Vulnhub-Pwnlab:Init walkthrough

This weeks post, as the title suggest, is my walk through of Pwnlab:init by Claor. This challenge is a boot2root with a single flag to capture. The goal is get into the system and gain root privileges. This was no easy task and I got stuck multiple times while going through this. But that’s the point of these challenges, to push yourself and learn new techniques.

So with the intro out of the way let’s get started.

First lets do an nmap scan of web server.

Ok so the scan revealed multiple things:

  1. A web site is being hosted on this machine.
  2. It has a mysql database.
  3. rpcbind is open.

So lets go and take a look at the site. It seems to be an image hosting server, you need an account to login and host files. Trying some basic SQL injection got me no where, so I whipped out nikto and scanned the server.

A couple of really interesting things came up with this scan as well:

  1. No XSS protection.
  2. /images directory.
  3. /config.php file found, which may contain passwords.

The XSS vulnerability can’t help us with this challenge so we’ll forget about it. But the image directory and config.php file are good starting points. After trying to find the specific php version the site was using, I decided to move on to specific exploit types. The page= variable in the URL, gave me the idea that the site may be vulnerable to some sort of injection. This lead me to Local File Inclusion (LFI).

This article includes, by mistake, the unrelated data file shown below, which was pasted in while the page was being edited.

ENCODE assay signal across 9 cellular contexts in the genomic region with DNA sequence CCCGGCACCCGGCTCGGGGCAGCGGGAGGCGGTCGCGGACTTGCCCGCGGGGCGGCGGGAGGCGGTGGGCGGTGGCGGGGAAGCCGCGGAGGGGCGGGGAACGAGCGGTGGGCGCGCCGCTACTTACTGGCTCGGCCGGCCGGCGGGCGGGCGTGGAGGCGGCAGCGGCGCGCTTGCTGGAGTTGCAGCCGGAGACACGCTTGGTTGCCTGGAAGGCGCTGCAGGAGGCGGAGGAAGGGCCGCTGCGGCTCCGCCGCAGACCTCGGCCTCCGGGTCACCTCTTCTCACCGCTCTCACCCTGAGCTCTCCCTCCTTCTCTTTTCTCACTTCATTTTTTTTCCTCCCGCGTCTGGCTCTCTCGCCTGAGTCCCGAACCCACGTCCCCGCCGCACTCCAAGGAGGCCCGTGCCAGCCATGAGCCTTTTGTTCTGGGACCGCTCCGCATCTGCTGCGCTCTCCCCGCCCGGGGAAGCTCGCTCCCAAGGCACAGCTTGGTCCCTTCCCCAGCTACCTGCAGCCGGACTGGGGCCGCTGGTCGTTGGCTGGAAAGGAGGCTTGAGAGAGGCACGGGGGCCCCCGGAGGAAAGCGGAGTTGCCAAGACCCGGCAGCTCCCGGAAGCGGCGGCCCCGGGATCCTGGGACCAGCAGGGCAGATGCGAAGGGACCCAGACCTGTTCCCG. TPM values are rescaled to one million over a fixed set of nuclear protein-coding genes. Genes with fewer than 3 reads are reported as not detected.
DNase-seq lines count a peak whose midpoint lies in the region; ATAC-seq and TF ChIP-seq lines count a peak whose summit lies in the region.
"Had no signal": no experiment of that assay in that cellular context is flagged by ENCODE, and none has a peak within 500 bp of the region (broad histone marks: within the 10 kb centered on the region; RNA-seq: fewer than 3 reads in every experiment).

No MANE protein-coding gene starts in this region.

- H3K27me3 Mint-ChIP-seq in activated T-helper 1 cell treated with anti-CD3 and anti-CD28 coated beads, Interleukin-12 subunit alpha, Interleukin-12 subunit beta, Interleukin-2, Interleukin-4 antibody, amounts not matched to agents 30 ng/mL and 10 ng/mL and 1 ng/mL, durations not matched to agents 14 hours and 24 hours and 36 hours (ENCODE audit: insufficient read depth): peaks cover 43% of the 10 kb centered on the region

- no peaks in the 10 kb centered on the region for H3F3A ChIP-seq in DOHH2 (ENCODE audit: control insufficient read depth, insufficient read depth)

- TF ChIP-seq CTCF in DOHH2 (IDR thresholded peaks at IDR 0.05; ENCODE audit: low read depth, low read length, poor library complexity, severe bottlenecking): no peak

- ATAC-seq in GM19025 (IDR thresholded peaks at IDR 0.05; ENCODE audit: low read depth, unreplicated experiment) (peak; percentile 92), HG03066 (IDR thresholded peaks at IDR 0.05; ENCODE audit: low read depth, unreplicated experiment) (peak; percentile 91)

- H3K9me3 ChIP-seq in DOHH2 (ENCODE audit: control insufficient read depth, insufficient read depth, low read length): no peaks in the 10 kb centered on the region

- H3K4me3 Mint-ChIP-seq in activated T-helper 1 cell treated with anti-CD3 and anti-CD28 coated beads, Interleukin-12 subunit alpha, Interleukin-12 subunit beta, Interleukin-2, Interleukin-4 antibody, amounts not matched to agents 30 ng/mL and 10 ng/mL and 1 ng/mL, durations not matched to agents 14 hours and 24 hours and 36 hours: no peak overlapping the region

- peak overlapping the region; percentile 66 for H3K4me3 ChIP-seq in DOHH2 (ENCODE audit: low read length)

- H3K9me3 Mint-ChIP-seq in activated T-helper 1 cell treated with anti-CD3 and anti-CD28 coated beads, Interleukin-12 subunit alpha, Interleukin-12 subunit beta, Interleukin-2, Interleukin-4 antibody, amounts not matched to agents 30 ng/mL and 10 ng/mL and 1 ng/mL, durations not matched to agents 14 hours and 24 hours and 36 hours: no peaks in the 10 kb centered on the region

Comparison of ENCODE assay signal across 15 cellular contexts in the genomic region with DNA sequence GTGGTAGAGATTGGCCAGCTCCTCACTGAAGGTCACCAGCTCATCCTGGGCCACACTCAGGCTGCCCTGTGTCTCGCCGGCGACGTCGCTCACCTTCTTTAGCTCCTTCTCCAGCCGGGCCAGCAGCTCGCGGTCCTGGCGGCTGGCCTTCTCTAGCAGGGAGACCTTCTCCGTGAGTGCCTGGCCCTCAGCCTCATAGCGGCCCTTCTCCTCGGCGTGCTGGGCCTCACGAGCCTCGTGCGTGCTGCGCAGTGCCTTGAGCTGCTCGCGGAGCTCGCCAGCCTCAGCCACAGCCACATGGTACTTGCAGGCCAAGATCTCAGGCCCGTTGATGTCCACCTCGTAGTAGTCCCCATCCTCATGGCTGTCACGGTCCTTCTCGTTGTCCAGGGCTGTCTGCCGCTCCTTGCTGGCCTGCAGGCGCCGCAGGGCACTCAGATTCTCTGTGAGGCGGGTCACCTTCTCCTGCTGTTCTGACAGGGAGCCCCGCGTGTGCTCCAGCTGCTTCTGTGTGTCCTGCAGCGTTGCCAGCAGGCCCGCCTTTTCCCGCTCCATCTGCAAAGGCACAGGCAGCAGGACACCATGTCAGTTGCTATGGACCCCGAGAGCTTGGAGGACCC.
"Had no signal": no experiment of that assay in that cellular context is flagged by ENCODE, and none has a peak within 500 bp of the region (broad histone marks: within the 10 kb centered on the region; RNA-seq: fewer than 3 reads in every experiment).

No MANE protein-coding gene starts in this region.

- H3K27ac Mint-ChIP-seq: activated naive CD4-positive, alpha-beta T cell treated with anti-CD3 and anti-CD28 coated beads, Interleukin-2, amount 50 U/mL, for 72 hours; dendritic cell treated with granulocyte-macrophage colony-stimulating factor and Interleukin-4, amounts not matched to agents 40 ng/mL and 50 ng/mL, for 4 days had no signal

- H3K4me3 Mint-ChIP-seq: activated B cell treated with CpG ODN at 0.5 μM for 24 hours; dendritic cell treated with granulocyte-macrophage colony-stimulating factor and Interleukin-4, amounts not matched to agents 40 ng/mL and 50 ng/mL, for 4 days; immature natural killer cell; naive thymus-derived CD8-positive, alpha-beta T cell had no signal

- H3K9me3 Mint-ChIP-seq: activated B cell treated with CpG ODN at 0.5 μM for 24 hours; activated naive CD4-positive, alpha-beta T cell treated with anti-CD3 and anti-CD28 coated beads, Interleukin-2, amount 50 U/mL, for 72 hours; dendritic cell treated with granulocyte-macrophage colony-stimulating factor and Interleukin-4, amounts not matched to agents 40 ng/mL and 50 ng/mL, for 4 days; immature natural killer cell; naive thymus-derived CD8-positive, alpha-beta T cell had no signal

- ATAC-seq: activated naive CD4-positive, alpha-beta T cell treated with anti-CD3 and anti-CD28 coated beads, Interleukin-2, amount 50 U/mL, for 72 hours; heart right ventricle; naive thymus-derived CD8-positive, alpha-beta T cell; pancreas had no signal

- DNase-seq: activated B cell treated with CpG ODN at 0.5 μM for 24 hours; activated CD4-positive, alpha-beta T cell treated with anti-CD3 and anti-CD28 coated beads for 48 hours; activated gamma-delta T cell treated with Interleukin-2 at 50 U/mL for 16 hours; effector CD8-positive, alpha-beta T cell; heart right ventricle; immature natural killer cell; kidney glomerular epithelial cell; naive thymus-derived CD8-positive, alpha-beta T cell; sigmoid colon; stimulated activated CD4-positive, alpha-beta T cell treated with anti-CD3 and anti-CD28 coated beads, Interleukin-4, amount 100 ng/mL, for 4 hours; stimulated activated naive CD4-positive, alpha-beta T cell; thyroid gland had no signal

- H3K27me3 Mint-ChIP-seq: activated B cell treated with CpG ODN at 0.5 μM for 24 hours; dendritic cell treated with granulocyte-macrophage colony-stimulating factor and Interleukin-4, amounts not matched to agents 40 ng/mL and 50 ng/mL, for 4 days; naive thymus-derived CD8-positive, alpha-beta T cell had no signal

Thanks to idontplaydarts, the filter command gave me the ability to download some files the system is hosting. So naturally I tried to get the config.php file.

(command= php://filter/convert.base64-encode/resource=config)

This gave me a base64 encoded version of the config.php file. So now all I have to do is decode it and boom, their’s the password for mysql.

So let’s login to mysql and poke around.

And there they are, password hashes (or so I thought). After looking around trying to find what type of hash was being used I realized that the passwords weren’t hashed at all, just base64 encoded again (note the == at the end of each password). So decoding them got me the following:

Now I have three users to login as. Now how will I log in? I could cheat a little and just login from the vm, but that doesn’t sound like fun. So instead I opted to use the pentestmonkey reverse shell. I tried uploading the file straight to the server but that wouldn’t work.

So instead of guessing what file-types are accepted, I downloaded the upload page using the filter command. After decoding the page and browsing through it, some conditions had to be meet before the file was accepted and uploaded.

  1. It had to be a jpg,jpeg,gif or png file.
  2. The MIME type had to match.
  3. No multiple extensions, so no shell.php.gif

Once the file was accepted it would have its name replaced with an md5 version and upload to /upload directory. To get this to work take the reverse shell file, change the extension to .gif instead of .php and add GIF98 to the top of the file. Then upload the file to the server and browse to the /upload directory to see that the file has been uploaded.